New Driver? Don’t Let Tire Pressure Confuse You!

Dear Mike,

I’m a new driver and I just realized that I have no idea how much air pressure to put in my tires. I tried to read the numbers on the tire but it just confused me even more. Can you explain how I can figure out the correct amount of air pressure for my vehicle’s tires?



Dear Astrid,

Firstly, congratulations on taking the plunge and getting behind the wheel! You’re officially on your way to becoming a car enthusiast like the rest of us.

Now, onto your question. Knowing the correct tire pressure for your vehicle is an essential part of maintaining your car’s performance. But don’t worry, it’s not rocket science – or even car science. It’s just basic tire science.

As you mentioned, the recommended tire pressure for your car can usually be found on a sticker inside the driver’s door or in your owner’s manual. It’s usually around 32 psi to 35 psi for most passenger cars.

But, before we continue, let’s just make sure we’re on the same page about tire pressure. It’s measured in pounds per square inch, or psi. So, if you see a number on the tire itself, that’s the maximum pressure the tire can hold, not the recommended pressure for your vehicle.

Now, the reason it’s important to have the correct tire pressure is because it affects everything from gas mileage to handling to tire life. Overinflation can give you a bumpy ride, while underinflation can cause premature wear and tear.

So, to get the most consistent and accurate reading of your tire pressure, make sure you’re checking it when your tires are cold. That means either first thing in the morning or after they’ve been parked for a few hours. This will ensure that the heat generated from friction between the tires and the road doesn’t affect your reading.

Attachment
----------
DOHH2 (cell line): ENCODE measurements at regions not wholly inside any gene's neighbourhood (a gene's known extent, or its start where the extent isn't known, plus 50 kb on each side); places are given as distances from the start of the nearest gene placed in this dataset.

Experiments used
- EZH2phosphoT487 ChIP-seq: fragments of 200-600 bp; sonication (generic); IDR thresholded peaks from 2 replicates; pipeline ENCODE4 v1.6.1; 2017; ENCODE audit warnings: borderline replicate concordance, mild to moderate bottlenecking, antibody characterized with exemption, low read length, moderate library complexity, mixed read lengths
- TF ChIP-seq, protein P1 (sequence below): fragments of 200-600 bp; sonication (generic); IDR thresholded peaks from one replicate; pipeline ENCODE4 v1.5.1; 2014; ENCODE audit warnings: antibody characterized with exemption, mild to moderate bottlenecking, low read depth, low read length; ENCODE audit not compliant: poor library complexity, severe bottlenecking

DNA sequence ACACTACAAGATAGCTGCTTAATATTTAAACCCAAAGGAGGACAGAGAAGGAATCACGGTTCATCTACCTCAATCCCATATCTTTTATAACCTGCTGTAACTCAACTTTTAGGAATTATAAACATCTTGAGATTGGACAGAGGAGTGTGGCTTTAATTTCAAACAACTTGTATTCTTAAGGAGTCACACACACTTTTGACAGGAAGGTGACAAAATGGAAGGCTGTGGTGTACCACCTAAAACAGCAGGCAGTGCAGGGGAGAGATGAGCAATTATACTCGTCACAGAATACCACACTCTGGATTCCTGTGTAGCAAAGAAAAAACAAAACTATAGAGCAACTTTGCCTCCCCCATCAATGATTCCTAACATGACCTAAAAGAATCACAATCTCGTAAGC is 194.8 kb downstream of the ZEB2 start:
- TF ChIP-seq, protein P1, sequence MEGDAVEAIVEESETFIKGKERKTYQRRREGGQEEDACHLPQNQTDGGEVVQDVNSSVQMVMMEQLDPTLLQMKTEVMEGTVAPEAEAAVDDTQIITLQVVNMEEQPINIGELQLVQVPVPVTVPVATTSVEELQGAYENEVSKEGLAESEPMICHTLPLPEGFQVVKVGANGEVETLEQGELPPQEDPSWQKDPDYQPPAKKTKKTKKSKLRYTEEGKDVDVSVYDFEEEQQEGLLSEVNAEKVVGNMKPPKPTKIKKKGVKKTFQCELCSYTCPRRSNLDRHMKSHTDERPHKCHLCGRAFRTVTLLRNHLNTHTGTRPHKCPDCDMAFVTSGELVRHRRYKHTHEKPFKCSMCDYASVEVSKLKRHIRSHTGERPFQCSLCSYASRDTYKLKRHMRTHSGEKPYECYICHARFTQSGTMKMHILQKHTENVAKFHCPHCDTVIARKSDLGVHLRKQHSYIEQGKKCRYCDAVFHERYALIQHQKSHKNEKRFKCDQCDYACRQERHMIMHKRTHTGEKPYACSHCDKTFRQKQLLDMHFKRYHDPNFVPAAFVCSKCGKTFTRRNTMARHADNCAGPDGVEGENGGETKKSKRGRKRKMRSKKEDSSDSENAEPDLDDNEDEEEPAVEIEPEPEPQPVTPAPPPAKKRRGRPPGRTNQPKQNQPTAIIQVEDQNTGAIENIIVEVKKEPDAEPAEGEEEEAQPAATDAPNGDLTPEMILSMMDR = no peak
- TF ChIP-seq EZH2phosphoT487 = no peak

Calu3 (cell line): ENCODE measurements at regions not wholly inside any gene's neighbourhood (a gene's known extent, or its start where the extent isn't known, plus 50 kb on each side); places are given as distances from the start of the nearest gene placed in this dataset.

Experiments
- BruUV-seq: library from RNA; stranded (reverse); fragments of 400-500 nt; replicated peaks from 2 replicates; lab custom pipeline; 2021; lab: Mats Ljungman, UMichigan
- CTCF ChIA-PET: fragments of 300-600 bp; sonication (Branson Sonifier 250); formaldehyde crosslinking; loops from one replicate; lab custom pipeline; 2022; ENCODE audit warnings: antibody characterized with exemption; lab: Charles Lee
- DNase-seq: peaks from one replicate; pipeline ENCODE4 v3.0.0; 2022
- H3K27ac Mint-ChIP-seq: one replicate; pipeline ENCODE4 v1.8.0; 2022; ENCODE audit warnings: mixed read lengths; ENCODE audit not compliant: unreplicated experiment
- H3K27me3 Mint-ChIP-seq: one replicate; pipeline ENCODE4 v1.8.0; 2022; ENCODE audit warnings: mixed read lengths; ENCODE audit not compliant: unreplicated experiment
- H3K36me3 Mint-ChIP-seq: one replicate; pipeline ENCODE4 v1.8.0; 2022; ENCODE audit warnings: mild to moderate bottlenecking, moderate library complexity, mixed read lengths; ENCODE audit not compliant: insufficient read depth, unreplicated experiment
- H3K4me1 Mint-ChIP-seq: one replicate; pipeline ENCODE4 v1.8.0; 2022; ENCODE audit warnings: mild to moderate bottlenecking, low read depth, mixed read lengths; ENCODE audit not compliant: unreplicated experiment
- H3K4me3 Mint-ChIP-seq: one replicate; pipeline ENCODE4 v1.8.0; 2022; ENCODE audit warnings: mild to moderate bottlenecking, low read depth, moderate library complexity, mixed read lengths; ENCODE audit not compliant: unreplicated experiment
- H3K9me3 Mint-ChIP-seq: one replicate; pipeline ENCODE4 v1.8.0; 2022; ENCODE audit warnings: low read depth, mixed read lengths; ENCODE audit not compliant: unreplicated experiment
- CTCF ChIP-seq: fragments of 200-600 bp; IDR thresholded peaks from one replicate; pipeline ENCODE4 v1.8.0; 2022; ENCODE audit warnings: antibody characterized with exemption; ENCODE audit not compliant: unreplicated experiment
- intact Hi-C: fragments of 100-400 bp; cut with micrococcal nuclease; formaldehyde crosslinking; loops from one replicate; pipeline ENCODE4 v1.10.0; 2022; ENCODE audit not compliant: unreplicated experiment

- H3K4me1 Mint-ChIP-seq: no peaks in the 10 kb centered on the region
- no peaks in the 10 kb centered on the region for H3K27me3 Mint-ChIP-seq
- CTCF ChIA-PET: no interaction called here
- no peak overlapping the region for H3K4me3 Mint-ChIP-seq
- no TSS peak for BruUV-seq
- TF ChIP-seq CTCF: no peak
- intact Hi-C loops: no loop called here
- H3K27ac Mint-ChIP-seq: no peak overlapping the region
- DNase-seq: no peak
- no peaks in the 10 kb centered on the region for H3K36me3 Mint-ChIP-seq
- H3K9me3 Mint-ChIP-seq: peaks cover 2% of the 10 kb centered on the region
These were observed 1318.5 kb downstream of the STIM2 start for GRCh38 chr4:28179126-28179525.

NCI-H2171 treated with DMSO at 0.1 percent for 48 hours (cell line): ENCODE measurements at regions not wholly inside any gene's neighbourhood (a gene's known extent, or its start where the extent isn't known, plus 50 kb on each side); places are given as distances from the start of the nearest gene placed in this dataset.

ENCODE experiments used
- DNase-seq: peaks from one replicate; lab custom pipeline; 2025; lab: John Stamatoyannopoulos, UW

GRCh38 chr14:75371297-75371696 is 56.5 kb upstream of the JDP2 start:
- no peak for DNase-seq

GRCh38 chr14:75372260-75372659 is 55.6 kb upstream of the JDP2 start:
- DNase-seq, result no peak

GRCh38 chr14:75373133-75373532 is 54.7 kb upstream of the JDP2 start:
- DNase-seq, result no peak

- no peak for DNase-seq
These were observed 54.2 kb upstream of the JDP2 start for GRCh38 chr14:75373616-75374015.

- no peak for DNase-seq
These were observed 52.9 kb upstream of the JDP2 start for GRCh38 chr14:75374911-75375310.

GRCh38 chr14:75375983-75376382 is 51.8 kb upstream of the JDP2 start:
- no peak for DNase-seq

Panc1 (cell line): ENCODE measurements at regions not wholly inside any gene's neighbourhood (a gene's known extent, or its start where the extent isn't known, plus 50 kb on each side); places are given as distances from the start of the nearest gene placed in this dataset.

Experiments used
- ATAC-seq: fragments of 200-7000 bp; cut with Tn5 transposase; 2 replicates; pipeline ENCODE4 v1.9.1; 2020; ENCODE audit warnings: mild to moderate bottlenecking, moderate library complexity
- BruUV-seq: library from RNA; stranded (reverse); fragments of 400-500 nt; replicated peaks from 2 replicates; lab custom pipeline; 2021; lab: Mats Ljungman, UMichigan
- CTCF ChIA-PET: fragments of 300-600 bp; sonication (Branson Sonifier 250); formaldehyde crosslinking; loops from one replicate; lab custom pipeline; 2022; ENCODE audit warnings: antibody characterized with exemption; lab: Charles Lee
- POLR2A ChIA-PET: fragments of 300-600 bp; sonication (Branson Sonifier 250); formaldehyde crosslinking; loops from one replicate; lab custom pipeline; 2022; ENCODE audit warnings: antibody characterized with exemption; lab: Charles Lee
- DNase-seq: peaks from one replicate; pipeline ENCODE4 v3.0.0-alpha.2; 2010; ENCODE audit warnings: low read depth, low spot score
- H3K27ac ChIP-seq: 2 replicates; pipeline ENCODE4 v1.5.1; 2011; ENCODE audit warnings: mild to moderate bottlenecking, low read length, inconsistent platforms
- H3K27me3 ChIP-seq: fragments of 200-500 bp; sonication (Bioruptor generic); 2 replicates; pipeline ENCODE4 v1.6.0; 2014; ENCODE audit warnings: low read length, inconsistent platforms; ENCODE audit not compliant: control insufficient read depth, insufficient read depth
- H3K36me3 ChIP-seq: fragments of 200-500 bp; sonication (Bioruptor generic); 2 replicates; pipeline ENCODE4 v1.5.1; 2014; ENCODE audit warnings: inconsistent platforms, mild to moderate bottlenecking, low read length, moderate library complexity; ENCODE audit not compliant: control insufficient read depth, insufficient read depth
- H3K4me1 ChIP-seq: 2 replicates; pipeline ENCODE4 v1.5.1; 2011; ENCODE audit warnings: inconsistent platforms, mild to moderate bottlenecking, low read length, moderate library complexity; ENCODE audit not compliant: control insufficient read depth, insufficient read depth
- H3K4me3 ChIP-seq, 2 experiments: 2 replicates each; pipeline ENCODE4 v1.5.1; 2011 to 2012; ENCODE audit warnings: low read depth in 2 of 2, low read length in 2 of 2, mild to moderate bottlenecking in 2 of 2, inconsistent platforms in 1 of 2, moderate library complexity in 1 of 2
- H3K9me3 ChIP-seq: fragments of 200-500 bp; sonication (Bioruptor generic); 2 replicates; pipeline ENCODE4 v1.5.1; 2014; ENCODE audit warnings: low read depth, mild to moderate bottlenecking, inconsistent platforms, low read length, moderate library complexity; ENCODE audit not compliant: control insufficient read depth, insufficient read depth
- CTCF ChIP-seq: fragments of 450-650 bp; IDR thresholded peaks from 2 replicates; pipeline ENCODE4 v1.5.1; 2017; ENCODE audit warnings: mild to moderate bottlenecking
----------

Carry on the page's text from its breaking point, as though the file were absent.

Once you’ve located the recommended tire pressure for your vehicle, it’s time to fill ‘er up. You’ll need a tire pressure gauge and an air pump, either at a gas station or at home.

When you’re filling up your tires, make sure you’re inflating them to the recommended pressure and not the maximum pressure listed on the tire itself. This can be a bit confusing, but just remember that the recommended pressure is what will give you the best gas mileage, handling, and tire life.

And finally, if all else fails, you can always take your car to a professional and let them handle the tire pressure. But since you’re a new driver, I recommend using this as an opportunity to learn a bit more about your car and how it works.

I hope that helps, Astrid! And remember, keep an eye on your tire pressure and your car will be good to go.


Mike Urban